Monday, December 22, 2014

Lighten our Darkness

It is so appropriate that in our part of the world Christmas comes at the darkest time of the year. Displays of light, whether consisting of candles or LED's, abound as we make the most of this dark season to proclaim the coming of 'the light of the world'. But in another sense this reminds me that every year, almost without fail, the most appalling acts of darkness, natural or unnatural disasters, seem to take place at or around Christmas. Even in my own short memory I recall events like the Penlee lifeboat disaster from 1981 in which 8 volunteer life-boatmen gave their lives to rescue the crew of a sinking freighter at Christmas. Then there was the dreadful downing of the Lockerbie PanAm flight right near the special day, and of course, 10 years ago, I was in London for hospital treatment when Diane came back from a Boxing Day carol service to say that thousands were feared dead in a terrifying tsunami. By the time that particular horror had run its course nearly a quarter of a million people had perished - what a Christmas! And then this year we have wept at the savage, inhuman slaughter of the little ones in Pakistan.

A Child in DistressBut then, like it or not, that's how Christmas started out. We love to idealise the stable scene with its kneeling wise men, adoring shepherds and hushed animals all worshiping the baby in the manger, but the reality included much less savoury facts. The young parents in Bethlehem were very soon to be engulfed with the most appalling sorrow as every child under 2 years of age was put to death by evil King Herod. The young Jesus with his Mum and Dad escaped as refugees like thousands of others in Jordan and Syria today, leaving behind them mourning and crying as the prophet Jeremiah described so powerfully, "Rachel crying for her children and not able to be comforted".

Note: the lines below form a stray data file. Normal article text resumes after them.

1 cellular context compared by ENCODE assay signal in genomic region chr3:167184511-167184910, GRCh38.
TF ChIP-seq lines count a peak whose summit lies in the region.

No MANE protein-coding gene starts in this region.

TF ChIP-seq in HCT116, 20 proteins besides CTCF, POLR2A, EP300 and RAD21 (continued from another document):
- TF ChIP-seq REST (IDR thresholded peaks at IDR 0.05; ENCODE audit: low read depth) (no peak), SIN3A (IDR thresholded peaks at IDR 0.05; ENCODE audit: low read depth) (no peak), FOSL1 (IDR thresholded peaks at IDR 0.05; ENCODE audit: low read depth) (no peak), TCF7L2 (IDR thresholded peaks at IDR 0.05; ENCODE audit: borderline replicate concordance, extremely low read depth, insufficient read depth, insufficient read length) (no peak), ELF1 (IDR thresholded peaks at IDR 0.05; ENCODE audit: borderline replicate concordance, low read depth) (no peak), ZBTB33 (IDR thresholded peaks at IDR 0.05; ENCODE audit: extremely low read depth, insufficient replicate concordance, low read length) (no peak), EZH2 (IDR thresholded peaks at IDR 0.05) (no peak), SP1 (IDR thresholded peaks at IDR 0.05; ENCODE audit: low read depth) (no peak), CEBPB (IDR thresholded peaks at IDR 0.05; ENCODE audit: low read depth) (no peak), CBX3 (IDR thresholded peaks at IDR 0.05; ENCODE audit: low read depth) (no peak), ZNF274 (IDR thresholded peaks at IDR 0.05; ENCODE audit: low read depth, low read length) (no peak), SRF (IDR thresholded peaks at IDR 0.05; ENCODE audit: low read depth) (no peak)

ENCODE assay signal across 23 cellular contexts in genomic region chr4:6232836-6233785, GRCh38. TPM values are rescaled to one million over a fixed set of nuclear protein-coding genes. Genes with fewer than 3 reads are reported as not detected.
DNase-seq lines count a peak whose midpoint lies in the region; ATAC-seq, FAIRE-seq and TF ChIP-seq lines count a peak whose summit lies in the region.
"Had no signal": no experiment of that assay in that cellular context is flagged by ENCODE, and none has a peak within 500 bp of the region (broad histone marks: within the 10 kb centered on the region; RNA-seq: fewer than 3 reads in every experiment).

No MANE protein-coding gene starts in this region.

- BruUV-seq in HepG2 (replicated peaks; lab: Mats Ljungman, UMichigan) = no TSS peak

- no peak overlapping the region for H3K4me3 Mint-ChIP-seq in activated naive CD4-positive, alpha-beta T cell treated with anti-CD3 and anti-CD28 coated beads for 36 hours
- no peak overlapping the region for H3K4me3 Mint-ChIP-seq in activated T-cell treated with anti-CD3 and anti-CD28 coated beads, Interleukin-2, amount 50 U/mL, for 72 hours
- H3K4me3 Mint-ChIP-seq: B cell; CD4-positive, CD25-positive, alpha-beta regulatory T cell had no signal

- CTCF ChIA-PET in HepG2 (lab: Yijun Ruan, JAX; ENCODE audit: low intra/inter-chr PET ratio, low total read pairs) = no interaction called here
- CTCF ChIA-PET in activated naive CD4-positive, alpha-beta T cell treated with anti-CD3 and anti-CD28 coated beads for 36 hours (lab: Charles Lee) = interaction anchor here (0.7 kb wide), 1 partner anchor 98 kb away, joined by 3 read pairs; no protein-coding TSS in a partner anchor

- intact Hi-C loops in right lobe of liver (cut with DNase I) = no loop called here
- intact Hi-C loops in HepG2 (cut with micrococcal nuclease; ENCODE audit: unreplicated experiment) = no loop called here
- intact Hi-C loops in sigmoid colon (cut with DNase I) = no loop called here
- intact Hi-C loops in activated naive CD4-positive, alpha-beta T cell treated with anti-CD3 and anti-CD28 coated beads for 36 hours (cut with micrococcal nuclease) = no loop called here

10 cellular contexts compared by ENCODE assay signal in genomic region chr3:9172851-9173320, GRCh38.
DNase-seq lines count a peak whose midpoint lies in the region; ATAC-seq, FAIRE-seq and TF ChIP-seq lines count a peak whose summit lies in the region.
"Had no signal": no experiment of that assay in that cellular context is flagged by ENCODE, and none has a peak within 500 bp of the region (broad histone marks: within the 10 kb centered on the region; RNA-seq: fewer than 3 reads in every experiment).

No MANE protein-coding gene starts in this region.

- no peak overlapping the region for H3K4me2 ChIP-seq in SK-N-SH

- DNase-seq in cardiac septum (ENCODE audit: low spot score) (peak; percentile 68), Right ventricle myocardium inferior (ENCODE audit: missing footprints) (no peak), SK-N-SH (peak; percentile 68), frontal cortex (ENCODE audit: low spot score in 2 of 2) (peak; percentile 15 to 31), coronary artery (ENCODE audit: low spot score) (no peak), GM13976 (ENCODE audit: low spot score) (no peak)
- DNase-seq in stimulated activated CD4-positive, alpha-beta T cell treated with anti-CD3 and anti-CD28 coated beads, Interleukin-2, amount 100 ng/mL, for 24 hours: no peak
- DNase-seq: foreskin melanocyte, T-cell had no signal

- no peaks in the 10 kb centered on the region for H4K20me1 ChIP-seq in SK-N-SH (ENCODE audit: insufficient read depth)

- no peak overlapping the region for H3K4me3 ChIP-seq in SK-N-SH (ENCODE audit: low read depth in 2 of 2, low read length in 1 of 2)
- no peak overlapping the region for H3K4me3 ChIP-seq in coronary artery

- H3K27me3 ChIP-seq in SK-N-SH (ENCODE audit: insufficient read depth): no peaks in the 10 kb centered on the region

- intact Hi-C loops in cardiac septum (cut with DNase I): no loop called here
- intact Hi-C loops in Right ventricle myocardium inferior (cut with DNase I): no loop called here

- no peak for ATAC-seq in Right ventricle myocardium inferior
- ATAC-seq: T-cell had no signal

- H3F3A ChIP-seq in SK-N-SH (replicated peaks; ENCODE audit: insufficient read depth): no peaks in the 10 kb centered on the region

Why is there this dark side to Christmas?  Just co-incidence?  Maybe if you subscribe to the co-incidence view of history, but I prefer to recognise that the coming of Jesus was the greatest threat to the powers of darkness that they had ever faced, or would ever face. Just as evil King Herod feared that this baby had come to take away his kingdom and power, so there are forces in our world that tremble at the sound of the songs of Christmas. The birth, life, death and resurrection of Jesus are the hinges on which the door of human history hangs. As we celebrate his coming this Christmas let's not lose sight of the dark side but rejoice that the light has come! "Joy to the world, the Lord has come.  Let Earth receive her king!" Amen to that!